What is Negative Gearing?

Negative gearing is a phrase circulated around a lot, sometimes positively, sometimes negatively … so what is it?

Is it your solution to building wealth and saving tax? After reading this article, you should know whether it is for you. Of course, you should seek advice from your Accountant.

What is it and a worked example!

In a nutshell, “negative gearing” is a fancy word for making a loss. That is, your expenses are more than your income, normally because of a loan (gearing) and the interest component on that loan.

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You can download the information detailed on this page as a printable PDF for future reference. Click here to access the PDF document.

Below is a table outlining some differences:

Investment property example ($525,000 House, 4% interest, 90% Lend)
Rental Income 24,960
Landlord Insurance (600)
Council Rates (2,200)
Water Rates (1,900)
Property Agent Management Fees (3,295)
Other Repairs & Gardening (1,000)
Net Income Before Interest & Depreciation 15,965
Interest on Mortgage (18,900)
Negative Gearing/NET LOSS ($2,935)

The tax benefit you derive from the loss will depend on your marginal tax rate, so each taxpayer is different.

Your highest Tax Rate (Excluding M/Care) 0% 19% 32.5% 37% 45%
Tax Benefit $Nil $557.65 $953.88 $1,085.95 $1,320.75
Net Cash Outflow
(Loss minus tax benefit)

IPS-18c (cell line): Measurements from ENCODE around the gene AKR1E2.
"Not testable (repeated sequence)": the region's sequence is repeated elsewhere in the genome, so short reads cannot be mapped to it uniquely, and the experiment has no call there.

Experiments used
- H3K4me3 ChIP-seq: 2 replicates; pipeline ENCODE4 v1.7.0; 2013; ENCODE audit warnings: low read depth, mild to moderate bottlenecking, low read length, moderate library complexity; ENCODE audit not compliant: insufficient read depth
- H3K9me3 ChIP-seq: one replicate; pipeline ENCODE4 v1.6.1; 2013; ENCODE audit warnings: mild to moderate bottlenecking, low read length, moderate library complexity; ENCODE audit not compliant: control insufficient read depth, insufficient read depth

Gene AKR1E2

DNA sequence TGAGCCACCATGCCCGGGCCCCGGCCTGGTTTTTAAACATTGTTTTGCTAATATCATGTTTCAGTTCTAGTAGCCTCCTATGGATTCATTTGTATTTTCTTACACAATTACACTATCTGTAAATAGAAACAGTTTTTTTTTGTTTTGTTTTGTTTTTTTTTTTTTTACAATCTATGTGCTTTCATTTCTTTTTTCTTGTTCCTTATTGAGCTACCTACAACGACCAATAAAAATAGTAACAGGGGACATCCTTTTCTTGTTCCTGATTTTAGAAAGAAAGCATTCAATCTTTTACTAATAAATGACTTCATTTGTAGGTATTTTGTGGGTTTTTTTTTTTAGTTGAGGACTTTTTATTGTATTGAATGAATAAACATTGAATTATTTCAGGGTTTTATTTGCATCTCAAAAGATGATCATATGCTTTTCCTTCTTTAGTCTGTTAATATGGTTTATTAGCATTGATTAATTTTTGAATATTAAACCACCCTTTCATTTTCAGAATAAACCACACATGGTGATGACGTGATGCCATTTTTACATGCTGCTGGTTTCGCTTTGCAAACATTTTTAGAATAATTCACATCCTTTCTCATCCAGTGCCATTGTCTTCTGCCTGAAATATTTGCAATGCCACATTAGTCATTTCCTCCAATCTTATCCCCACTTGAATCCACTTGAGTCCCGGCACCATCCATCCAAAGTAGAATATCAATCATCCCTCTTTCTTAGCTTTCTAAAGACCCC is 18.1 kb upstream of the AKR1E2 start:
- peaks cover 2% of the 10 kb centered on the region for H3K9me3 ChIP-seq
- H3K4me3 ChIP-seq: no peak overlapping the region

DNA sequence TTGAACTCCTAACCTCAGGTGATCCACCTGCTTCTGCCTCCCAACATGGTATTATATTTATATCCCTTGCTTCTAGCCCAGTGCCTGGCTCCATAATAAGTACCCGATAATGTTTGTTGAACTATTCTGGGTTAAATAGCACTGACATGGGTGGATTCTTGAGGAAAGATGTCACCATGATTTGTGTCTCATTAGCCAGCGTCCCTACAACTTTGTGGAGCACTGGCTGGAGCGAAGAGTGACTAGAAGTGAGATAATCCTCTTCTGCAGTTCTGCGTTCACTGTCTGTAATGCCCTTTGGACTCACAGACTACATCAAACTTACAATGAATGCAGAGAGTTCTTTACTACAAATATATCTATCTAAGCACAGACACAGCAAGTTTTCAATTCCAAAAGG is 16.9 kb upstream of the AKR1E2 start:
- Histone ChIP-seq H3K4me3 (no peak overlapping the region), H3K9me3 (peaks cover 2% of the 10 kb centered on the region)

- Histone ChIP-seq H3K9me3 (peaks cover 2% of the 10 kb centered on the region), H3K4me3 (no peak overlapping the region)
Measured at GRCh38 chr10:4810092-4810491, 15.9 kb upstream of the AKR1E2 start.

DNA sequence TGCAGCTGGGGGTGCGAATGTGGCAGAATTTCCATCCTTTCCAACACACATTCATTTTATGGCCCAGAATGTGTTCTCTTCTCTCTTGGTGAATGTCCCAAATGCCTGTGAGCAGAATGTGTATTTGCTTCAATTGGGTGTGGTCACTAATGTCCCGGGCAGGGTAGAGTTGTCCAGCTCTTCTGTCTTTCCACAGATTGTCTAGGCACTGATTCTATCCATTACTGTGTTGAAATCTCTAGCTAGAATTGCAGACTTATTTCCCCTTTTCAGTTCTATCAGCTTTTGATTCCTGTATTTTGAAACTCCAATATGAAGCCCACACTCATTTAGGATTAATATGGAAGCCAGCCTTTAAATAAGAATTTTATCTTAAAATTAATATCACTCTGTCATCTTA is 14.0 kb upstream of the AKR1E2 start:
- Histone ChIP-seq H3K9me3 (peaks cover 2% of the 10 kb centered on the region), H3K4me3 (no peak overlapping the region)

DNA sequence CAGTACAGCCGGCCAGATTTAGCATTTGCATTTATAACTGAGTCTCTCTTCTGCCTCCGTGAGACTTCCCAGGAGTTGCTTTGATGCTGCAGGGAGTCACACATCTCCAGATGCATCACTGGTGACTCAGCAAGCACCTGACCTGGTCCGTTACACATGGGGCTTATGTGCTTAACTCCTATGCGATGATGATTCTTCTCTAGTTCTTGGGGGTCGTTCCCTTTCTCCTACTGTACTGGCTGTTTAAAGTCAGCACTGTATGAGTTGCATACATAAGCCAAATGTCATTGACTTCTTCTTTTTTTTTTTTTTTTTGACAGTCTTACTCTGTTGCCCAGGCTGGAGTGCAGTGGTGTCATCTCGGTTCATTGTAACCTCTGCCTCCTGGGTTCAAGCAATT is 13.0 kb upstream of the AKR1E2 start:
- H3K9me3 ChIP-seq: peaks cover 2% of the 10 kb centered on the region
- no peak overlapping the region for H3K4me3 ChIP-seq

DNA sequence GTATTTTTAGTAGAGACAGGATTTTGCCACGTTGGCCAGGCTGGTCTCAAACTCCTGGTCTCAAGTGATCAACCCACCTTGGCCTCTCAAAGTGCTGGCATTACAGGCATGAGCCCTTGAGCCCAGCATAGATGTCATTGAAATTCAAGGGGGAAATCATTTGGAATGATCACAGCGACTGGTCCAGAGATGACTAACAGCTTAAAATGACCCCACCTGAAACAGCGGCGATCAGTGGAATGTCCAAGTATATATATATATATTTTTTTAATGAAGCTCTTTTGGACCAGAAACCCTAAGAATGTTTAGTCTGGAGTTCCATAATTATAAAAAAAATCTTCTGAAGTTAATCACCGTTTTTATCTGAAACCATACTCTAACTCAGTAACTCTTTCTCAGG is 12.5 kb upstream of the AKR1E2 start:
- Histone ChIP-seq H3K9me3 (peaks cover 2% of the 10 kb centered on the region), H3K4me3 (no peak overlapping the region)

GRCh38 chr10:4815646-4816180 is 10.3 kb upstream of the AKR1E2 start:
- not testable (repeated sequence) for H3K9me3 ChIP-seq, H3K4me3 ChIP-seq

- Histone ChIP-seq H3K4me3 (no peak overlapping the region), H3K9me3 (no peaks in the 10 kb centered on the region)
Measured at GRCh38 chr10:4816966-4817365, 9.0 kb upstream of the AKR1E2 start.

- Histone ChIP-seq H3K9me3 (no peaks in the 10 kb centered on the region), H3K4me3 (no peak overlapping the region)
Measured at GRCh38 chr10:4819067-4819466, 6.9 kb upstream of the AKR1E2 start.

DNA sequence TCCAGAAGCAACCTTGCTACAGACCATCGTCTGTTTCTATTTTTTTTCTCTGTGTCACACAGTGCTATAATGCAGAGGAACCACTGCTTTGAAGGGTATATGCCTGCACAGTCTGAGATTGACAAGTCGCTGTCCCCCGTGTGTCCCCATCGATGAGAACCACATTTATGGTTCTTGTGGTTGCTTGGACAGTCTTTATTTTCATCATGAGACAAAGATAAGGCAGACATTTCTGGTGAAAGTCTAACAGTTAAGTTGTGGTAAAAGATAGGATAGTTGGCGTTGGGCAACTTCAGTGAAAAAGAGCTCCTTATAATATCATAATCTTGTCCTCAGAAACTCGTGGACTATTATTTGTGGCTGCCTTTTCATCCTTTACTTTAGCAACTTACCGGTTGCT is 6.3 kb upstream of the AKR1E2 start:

($2,935.00) ($2,377.35) ($1,981.13) ($1,849.05) ($1,615.24)
Per Week
Estimated Holding Cost
$56.44 $45.72 $38.10 $35.56 $31.04

As you can see, even after the tax benefit, you still go backwards from a cashflow point of view. So why would anyone do it?

The answer lies in the gamble on future profits/capital gain. If you think the holding cost is worth the chance of the investment going up over time…. at least by your combined losses each year….. Then it is worth holding the investment.

Common misconceptions:

  • You get back the loss as a tax refund – You will only ever get back a proportion (your tax rate) of the loss each year. The rest is a genuine cash outflow. Every deduction works this way, not just negative gearing.
  • Loan repayment vs interest – Some people think the loan repayments are deductible. It is actually only the interest component of the repayments, not the whole repayment, which are deductible. If you have “Principal and Interest” repayments on the investment, your cash outflows will be even greater than the example above.
  • Helps reduce Child Maintenance Payments – This is no longer the case. Child Maintenance and Government Benefits are all assessed on “Adjusted Taxable Income”, which essentially addback rental property losses, salary sacrificing and voluntary superannuation contributions.

So when is it suitable?

It can be suitable in lots of situations, but where we have seen it work best is when the taxpayers have some or all of the following traits:

  1. Surplus cashflow – earnings are above and beyond what they need each week to live, so the clients are looking to use some of that to build investments.